Developing Assets: Devy ADP

Ryan McDowell


Every once in a while, I see, hear or read about an idea in the world of dynasty fantasy football that really makes me wonder why I didn’t think of it first. This happened a few years ago when Bryan Fontaine of ProFootballFocus began putting together full dynasty mock drafts for the purpose of gathering average draft position data.  For years prior, I had tracked ADP by following as many dynasty startup drafts as I could find, yet I hadn’t thought of putting together a group of dynasty players for the purpose of a mock draft.

I recently had a feeling of déjà vu. As you may know if you follow me on Twitter or read much of my writings, I have become enamored with “devy” dynasty leagues, those leagues allowing owners to draft and roster players while they are still in college and then transfer them over to the active roster once they hit the NFL. These leagues have added a new element to the dynasty experience for me. So, when my friend Scott Fish, who owns and runs FF Oasis mentioned starting some devy mocks, I couldn’t have been more interested in participating and I especially was looking forward to the draft data that would come from these mocks. More than anything, I had that “why didn’t I think of this?” feeling. I shouldn’t be surprised though, since Scott was basically the inventor of developmental leagues many, many years ago.

Anyway, over the past month, Scott put together four devy mocks and was kind enough to let me write about some of the findings. One of the things that most impressed me about these mocks was the sheer number of knowledgeable participants. Sometimes, the devy community feels like a rather small group, but it is clear that this format is growing and becoming one of the more popular league features in dynasty leagues

Let’s dig into some of the ADP data and find what we can learn from it.


This is what the first round of a devy draft might look like, if all players are available. Of course, that is not usually the case. Either some of these players will already be on a roster, or your league may have limits allowing only players who are draft eligible to be selected and rostered as a devy player. Either way, your devy draft will likely not be this top heavy. Here are some things I noticed as I studied this data.

  • Half of the players chosen in this first round are either just concluding either their freshman season or, in the case of running back Leonard Fournette, are still in high school. The other youngsters joining Fournette are Jameis Winston, Derrick Henry, Laquon Treadwell, Thomas Tyner and Corey Clement. Of that group, only Winston will be eligible for the 2015 NFL draft, meaning owners selecting these players early in their drafts are looking at a minimum wait for two years before they can add that player to their active NFL roster.
  • This infusion of youth also shows the level of infatuation that devy owners have with youth, and I’m as guilty as anyone. I mentioned it in a recent newsletter, but it seems like more and more owners are paying close attention to college recruiting and following those top players through their college years, even if they may not end up starring for their teams. Owners have a higher awareness level than ever before and that is just a way to challenge the other owners in the league to step up their activity level.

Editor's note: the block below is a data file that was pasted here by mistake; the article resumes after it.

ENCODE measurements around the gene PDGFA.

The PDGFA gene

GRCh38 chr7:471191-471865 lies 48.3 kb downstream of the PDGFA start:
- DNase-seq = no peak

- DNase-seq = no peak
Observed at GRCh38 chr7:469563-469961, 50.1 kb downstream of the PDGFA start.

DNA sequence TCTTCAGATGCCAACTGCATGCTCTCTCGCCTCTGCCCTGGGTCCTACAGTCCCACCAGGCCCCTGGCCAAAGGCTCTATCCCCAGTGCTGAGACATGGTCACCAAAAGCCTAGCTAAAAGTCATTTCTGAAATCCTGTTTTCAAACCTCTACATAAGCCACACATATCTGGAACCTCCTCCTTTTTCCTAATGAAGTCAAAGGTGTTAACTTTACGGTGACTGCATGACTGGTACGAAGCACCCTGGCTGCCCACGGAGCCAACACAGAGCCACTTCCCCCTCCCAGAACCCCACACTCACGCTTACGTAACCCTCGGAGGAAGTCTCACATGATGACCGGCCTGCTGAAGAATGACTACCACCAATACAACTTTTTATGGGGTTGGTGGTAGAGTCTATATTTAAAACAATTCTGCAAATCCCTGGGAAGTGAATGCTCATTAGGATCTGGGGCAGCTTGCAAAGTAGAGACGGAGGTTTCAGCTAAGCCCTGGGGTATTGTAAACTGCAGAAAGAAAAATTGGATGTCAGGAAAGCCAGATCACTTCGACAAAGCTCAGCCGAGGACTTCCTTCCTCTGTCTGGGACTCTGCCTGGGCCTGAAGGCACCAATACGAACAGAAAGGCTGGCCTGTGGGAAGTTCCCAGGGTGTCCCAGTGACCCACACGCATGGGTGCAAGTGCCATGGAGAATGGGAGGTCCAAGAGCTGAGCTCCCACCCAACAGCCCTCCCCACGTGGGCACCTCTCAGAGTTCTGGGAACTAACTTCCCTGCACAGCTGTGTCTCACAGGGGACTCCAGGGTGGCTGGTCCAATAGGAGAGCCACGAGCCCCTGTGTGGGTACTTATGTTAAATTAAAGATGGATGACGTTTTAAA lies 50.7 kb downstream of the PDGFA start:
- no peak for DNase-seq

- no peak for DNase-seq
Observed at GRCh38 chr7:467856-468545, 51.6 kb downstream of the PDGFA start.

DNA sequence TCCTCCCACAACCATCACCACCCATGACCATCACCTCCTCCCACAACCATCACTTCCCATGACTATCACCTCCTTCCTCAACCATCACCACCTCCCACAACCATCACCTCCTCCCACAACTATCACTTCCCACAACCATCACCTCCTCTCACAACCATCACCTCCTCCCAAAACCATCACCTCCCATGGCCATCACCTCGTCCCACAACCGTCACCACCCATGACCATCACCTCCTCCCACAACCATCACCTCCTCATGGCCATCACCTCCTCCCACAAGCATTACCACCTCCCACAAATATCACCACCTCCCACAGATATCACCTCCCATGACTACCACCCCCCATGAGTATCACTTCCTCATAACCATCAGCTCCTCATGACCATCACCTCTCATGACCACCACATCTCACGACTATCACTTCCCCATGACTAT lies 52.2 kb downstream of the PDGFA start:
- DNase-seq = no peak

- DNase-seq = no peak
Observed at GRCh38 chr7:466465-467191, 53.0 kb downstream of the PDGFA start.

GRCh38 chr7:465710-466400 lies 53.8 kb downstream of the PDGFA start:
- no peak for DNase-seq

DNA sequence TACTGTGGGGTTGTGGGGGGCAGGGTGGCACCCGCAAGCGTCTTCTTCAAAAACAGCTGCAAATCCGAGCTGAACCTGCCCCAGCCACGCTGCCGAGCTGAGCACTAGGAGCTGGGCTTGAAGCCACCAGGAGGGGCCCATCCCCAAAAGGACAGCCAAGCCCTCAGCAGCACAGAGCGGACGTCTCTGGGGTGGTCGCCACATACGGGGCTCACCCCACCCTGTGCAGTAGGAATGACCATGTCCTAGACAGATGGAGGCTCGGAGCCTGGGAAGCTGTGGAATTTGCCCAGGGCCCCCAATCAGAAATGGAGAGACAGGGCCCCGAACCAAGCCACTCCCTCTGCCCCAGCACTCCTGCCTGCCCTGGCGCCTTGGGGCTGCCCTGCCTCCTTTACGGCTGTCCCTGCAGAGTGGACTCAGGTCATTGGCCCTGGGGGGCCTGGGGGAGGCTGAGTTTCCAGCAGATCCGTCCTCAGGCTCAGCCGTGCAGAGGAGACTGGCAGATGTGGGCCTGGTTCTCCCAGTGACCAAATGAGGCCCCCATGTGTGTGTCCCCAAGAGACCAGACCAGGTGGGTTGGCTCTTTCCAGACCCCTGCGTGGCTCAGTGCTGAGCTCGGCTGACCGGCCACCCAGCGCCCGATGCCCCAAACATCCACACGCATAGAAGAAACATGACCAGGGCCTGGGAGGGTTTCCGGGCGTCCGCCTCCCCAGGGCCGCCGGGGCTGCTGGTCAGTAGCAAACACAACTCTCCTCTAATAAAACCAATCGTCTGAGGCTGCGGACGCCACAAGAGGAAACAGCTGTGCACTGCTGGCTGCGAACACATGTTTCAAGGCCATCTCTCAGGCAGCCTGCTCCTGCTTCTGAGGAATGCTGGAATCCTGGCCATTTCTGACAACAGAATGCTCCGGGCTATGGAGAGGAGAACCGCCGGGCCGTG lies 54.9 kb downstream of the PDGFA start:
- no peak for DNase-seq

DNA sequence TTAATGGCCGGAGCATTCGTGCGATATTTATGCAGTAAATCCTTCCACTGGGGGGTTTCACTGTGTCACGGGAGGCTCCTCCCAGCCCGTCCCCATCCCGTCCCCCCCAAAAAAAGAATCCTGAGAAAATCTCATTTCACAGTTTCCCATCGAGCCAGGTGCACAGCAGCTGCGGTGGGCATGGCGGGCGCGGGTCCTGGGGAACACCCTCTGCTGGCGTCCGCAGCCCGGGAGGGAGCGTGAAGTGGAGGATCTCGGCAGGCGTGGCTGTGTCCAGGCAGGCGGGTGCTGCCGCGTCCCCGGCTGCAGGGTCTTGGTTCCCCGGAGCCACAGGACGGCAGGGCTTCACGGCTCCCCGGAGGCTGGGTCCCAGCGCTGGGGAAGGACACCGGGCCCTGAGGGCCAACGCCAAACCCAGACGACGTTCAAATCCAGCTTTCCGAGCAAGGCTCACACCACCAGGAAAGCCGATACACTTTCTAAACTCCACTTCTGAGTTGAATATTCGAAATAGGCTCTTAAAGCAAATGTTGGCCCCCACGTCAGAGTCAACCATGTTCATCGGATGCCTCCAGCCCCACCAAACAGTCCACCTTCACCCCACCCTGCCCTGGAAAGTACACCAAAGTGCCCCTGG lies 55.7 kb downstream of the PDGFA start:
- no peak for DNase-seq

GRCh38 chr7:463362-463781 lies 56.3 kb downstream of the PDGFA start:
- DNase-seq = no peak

• This shouldn’t be a surprise, but one-fourth of the first round hails from the University of Alabama. Sophomores TJ Yeldon and Amari Cooper were both top picks in devy drafts a year ago, so it’s no surprise to see them both maintaining that value. It may surprise some though to see true freshman back Derrick Henry as the third member of the Crimson Tide. Henry finished the season on a tear, with an especially strong performance in the team’s bowl game. With Yeldon, Henry, soon to be junior Kenyan Drake and incoming freshman Bo Scarbrough, head coach Nick Saban has a good problem on his hands, finding a way to get all four of these stud backs touches in the Tide offense.
  • I know many of you may not have the time to devote each Saturday to become a devy league scout, and that’s understandable. Might I suggest focusing on the games in the Southeastern Conference? Eight of the top twelve players call that conference home. Along with the aforementioned Alabama trio, we also have Todd Gurley, Dorial Green-Beckham, Fournette, Treadwell and Mike Davis.
  • Speaking of Green-Beckham, it was his finish among these players that surprised me the most. Yes, I am a huge believer in him as a player, but this series of mock drafts began soon after his drug arrest, which was his second drug related offense in his time with Missouri. We’ve seen off the field issues greatly hinder the dynasty value of many young players the past few years and for owners to tab Green-Beckham as the third most valuable devy player, and the top receiver overall, was a major surprise.
  • It’s not often you see a quarterback valued highly among devy players. After all, most leagues allow owners to choose from all college players and most can easily find a running back or wide receiver they believe in rather than spending an early pick on a quarterback in a start one league, but here we see Florida State quarterback Jameis Winston being selected fifth overall, on average. After the three running backs who are often viewed as “sure things” and are all draft eligible in 2015, we have Winston coming off the board. I can only assume that his upside as a prospect, along with being available a year or more earlier than some of the players being drafted immediately after him made Winston feel like somewhat of a safe draft pick.

Check back next week when I explore the second round and more of the devy ADP.

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